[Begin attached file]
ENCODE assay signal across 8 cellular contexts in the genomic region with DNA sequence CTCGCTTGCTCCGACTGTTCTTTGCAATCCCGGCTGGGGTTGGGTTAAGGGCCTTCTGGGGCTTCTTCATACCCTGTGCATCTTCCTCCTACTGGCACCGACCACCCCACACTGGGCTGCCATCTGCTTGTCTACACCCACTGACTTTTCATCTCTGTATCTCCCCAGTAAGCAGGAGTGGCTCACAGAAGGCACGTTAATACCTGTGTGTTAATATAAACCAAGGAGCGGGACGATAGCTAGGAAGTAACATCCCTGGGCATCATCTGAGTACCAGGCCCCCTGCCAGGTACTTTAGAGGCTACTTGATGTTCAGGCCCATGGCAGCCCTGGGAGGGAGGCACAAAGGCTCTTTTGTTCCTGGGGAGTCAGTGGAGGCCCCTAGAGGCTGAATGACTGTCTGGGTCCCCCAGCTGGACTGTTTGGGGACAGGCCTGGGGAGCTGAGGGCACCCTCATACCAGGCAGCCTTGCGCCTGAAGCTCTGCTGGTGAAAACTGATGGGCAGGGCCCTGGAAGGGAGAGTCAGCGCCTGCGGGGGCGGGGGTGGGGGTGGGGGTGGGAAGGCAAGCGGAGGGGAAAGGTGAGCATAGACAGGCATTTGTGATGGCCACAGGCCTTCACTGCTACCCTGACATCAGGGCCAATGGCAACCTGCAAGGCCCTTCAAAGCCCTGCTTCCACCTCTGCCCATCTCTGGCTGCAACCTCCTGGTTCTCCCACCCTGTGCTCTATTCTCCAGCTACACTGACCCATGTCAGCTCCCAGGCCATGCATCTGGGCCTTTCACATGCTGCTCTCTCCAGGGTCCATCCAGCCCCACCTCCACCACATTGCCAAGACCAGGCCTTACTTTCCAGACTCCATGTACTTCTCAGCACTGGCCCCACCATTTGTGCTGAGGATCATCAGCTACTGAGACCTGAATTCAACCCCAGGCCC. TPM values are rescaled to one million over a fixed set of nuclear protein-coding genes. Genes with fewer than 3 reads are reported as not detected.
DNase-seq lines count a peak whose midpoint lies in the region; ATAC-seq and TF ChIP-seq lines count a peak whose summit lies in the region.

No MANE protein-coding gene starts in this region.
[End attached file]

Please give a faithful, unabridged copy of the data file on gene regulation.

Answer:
ENCODE assay signal across 8 cellular contexts in the genomic region with DNA sequence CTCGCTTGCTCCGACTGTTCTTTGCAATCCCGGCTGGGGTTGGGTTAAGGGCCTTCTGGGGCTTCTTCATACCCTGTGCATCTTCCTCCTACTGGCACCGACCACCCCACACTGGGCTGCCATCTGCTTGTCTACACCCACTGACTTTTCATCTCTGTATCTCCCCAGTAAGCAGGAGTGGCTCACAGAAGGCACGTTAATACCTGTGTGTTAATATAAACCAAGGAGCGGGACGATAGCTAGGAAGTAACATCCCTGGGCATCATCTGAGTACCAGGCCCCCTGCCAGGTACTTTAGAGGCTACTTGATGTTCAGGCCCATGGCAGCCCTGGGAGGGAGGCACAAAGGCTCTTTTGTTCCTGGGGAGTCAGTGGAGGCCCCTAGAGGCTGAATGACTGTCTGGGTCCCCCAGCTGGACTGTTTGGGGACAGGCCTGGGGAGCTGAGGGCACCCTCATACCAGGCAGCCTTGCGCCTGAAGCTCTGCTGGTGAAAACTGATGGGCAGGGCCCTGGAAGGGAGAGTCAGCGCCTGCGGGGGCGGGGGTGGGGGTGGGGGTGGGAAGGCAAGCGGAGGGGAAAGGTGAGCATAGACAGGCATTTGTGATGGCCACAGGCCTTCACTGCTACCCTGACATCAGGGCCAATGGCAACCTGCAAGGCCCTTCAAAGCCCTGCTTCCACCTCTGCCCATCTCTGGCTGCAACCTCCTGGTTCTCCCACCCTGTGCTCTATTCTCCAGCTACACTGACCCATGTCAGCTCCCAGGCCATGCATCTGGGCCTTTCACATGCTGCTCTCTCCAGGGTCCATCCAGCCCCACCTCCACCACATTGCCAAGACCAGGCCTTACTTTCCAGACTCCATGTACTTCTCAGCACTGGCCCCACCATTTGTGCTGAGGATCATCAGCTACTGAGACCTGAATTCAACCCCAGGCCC. TPM values are rescaled to one million over a fixed set of nuclear protein-coding genes. Genes with fewer than 3 reads are reported as not detected.
DNase-seq lines count a peak whose midpoint lies in the region; ATAC-seq and TF ChIP-seq lines count a peak whose summit lies in the region.

No MANE protein-coding gene starts in this region.